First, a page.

What is negative energy?
“The air was thick enough to cut with a knife.”
How many times have you seen that line or ones just like it in stories? More importantly, how many times have you experienced it first hand? Have you ever strolled unsuspectingly into a fight? Has a room you entered had an atmosphere so oppressive you couldn’t wait leave?
It’s natural to argue, and everyone finds themselves in unpleasant, even painful, situations at one time or another. However, each of these experiences tends to leave a touch of negative energy behind when they happen. As this energy builds, it tends to make the environment toxic in subtle and not so subtle ways. There are those who feel this phenomenon is responsible for some examples of hauntings and poltergeist activity.
Ok, so how do you deal with it?
Because it’s been around for so long, various cultures have devised ways of dealing with it. Being a kitchen witch myself, I tend to deal with the problem first with the practicalities of physical cleaning.
One way to keep negative energy levels low is a simple visualization exercise as you clean your floors. As you’re doing it, picture all that nasty brown and black energy being into the dustpan with the dirt on the floor, or being sucked into the vacuum. Once finished, toss the negative energy out with the trash and send the intent for it to be purified by the natural world.
Yes, folks, when I get tired of flying on my broom I use my Hoover instead.
Sometimes I’ll burn cleansing incense as I’m doing the domesticity thing as well. One of my all time favorites is sandalwood, since it’s traditionally purifying and I enjoy the scent. Frankincense, Sage and Eucalyptus, amongst others, are great options, too.
Smudging works, too.
However, if I’ve been dealing with weeks or months of problems, I’ll get out my sage, sweet-grass and either my chime or Tibetan singing bowl.
It’s been long thought that high notes scare off bad spirits and lift the vibrational tone of a place. I don’t necessarily agree with scaring off spirits, but lightening feel of a room really holds water in my experience.
Look at it in terms of music. Most of the joyful, more upbeat songs tend to feature a melody in a higher octave, right? Same thing happens with a well toned bell.
The use of sage and sweet grass is respectfully borrowed from a number of Native American traditions. These two herbs are primary tools used in smudging ceremonies. Smudging is a ritualistic method of cleansing an area, and so far, it’s my preferred method.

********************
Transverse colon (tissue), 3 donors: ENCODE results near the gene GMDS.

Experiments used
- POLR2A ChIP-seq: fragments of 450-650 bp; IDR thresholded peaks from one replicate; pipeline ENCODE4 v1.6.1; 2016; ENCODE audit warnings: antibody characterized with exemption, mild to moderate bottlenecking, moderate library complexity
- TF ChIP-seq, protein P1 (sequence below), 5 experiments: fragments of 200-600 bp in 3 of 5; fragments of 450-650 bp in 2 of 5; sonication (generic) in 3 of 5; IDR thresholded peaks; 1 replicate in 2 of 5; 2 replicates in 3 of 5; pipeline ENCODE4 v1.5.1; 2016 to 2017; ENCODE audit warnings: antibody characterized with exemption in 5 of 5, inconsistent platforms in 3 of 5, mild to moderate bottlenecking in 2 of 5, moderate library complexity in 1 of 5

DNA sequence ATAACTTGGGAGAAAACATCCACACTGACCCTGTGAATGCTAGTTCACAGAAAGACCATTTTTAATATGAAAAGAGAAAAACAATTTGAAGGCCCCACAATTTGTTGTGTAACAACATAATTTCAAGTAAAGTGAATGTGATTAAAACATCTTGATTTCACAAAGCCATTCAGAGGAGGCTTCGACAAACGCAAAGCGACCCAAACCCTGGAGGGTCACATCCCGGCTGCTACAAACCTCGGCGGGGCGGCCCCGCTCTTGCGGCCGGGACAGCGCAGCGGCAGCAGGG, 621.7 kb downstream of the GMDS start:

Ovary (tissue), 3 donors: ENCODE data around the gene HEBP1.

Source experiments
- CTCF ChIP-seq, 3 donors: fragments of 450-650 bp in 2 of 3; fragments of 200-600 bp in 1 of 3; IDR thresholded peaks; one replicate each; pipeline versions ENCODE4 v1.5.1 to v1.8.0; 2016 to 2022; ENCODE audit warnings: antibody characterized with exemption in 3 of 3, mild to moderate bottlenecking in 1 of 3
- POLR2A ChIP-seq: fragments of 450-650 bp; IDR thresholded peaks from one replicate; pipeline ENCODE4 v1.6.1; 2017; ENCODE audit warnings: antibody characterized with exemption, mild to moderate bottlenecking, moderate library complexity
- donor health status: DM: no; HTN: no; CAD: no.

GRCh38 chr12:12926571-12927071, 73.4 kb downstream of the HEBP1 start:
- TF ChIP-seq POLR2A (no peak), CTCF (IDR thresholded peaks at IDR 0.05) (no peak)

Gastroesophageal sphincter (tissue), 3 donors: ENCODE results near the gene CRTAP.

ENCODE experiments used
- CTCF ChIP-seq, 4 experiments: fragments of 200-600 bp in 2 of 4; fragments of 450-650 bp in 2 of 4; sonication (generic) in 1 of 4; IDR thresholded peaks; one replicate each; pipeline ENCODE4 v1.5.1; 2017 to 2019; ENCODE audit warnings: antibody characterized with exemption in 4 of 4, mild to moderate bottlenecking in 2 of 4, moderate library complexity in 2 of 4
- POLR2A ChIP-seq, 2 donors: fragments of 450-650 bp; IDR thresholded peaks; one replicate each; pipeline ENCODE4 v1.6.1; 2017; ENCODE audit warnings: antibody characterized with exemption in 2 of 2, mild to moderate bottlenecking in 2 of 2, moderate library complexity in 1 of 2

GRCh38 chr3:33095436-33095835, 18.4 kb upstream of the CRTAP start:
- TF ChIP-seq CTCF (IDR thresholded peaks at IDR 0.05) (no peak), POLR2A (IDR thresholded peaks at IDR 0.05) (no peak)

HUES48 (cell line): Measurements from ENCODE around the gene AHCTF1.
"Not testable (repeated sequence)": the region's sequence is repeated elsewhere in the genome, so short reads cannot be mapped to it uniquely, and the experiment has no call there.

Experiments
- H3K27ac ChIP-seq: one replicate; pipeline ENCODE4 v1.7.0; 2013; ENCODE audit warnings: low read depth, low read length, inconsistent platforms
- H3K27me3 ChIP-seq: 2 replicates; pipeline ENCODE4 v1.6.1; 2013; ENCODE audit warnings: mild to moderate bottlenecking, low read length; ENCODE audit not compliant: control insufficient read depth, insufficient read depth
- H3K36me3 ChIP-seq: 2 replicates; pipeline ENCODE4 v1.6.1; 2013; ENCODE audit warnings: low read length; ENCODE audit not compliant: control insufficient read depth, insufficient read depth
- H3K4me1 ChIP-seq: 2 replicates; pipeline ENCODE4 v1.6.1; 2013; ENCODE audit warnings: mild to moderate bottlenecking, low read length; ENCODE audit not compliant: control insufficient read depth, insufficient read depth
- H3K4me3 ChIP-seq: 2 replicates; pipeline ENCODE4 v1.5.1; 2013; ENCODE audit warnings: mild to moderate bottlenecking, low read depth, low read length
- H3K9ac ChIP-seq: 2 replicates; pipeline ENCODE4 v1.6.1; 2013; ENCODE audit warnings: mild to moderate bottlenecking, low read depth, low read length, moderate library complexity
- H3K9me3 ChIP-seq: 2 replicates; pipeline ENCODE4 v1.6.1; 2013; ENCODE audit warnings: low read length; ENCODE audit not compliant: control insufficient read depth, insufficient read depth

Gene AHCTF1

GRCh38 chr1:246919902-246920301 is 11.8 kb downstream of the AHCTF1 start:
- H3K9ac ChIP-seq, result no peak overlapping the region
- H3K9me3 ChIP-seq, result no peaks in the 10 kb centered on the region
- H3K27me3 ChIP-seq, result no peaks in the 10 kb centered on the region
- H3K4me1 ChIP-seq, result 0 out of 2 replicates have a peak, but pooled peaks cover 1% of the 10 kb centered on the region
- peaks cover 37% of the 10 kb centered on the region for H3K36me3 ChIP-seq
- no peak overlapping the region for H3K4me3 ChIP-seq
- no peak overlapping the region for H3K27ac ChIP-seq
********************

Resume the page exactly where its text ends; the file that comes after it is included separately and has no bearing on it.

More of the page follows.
Being a bit on the eclectic side of things, I’ve developed my own method of doing this. If you’ve been in the metaphysical world for a while, you probably have your own method already.
I start in the room through which we enter the house. In our case, that’s our kitchen.
First, I sound the chime as I stand in the middle of the kitchen. Once the tone eventually fades, I move on to the next room to my left, and so on until I reach the room I’d started in.
From there, I light the sage and fan the flame with a hawk feather as I make my way around the room in a counterclockwise direction. The whole time, I focus on ridding the area of negativity. Sage is also an extremely cleansing herb, and there are quite a few varieties that are native to the United States.
As a side note, I’d purchased the hawk feather from a store which only gets their supply of feathers from legally recognized suppliers, like rescues and raptor centers. If I can’t grow or make my own supplies, it’s best to attain them in the most conscientious way possible.
In quite a few cultures, drawing a circle counterclockwise or stirring a pot in that direction is an act of banishing. When smudging, I use it to get rid of negativity. When cooking, you can stir a pot in a counterclockwise direction to banish illness or hurt feelings, depending on who you’re cooking for.
Once I complete my circuit, I snuff out the smudge in a bowl of sand. Next comes sweet grass.
Sweet grass is known to draw positive energy into a place. As I burn the sweet grass and fan it with my feather, I move in a clockwise direction, focusing on bring positivity into the area.
Moving in a clockwise direction is used to summon things. If you’re cooking, stir the pot in a clockwise direction to bring health and happiness. When smudging, use it to draw positive energy.
Once I’m done with the smudging, I take a moment to be grateful. I thank any guardians which may be hanging out with me. I thank people who have gone before me, those who are currently with me in any capacity and the universe for providing life for us all.
Although the exercise provides a distinct sense of wellbeing to me, folks who enter my home after I’ve done it usually take note of the different feel to the area. They can’t always pinpoint it, but many have said it’s like a weight lifts from their shoulders when they visit my place.
As far as I’m concerned, that’s pretty good validation of a job well done.
Emilie S Peck (author) from Minneapolis, MN on July 26, 2012:
I'm glad you found it interesting! I also agree with you wholeheartedly. Sharing info on matters such as these often raises energetic vibrations itself. Thanks for the read!
Eric Dierker from Spring Valley, CA. U.S.A. on July 26, 2012:
Very interesting. I think a huge part of getting ahead of negative vibes is just talking/writing about it. So thanks for your contribution.